Want to grow your own food but you haven’t got a garden? You don’t need one.
Behold the windowsill garden plan:
In preparation for some short videos I’ll be doing here, at youngground HQ, I’ve set up my windowsill as a growing space. Now, the above picture gives you an idea of the kind of things that you could be growing in the spring; yet, as it’s the winter, I’ve taken out the beetroot and added lots and lots of winter salads instead.
Your Guide to Home-grown Salads
I’ve chosen one of those long, thin kind of pots you can pick up from most retailers in this experiment. It fits nicely into my windowsill, as you will see below. What’s really important here is that the windowsill that your pot goes on top of receives 5 hours of sunlight. The pot itself should also be around 30-50 cm deep. You can get away with less if you’re choosing to grow something like basil.
Available from most retailers. I’d personally go for a specific container compost – which you can get online. If you have it delivered, it saves you a job too. Make sure that throughout the growing season you give your little crops a small feed of general fertiliser, as well. This will help keep the tasty greens in tip-top shape.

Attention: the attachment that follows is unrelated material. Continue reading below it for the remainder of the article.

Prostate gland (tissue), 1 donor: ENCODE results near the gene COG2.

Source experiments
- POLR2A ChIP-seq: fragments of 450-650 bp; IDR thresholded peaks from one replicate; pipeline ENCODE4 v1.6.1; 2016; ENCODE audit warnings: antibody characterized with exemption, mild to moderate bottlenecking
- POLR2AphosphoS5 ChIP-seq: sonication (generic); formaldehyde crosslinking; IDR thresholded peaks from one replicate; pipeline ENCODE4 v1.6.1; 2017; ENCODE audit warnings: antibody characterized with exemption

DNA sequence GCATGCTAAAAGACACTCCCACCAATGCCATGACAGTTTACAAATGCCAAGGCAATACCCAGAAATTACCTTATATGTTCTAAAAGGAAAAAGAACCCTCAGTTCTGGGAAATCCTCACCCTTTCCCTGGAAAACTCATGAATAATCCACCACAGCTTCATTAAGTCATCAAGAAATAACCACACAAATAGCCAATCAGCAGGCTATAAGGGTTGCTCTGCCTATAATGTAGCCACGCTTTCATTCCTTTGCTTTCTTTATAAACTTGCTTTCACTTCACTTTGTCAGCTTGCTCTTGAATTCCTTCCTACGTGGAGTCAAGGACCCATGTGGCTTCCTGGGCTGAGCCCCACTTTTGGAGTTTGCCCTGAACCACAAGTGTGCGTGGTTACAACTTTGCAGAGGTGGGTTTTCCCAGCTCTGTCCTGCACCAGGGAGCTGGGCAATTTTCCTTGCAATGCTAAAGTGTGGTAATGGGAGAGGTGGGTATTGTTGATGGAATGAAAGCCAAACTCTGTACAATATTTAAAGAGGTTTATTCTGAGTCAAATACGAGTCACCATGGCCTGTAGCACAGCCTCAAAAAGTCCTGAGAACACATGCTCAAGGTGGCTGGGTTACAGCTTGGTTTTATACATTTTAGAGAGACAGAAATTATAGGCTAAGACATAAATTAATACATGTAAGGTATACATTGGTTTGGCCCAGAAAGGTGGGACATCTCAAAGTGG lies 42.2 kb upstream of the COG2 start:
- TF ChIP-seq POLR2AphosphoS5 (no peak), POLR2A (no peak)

I’ve gone for a packet of winter salads here. At this time of year, the light levels are obviously much lower, however, spinach, lettuce, rocket, mizuna and basil should all do well here.
I didn’t actually water this as the soil had been outside and was already quite damp. It’s best to give your soil a little sprinkling of water before you sow the small seeds as this stops them from being washed about. I added a thin layer of vermiculite here, but you really don’t have to. Just make sure that the soil is wet enough by placing the tip of your finger a couple of centimetres below soil level. I use a water bottle with a sports lid to water as this doesn’t disturb the seeds, or the more vulnerable seedlings, as they grow.
Doesn’t have to be well-thought-out here. Just scatter your small seeds across the surface of the pot and you’re done. Just to finish things off, give the seeds a little coating of soil and you’re ready to harvest some tasty greens.
The Continuous Crop
To keep your salads productive for a much longer time, sow one half of the pot today and the next in a week. This plugs up any gaps that you might have waiting for a new crop to appear. Once the first set of leaves is around 10cm high, simply harvest the salads by pinching out the outer leaves; this will allow the younger leaves to develop and keep the plant healthy as it grows.
Cheap, flavoursome salads grown in your own home! What are you waiting for?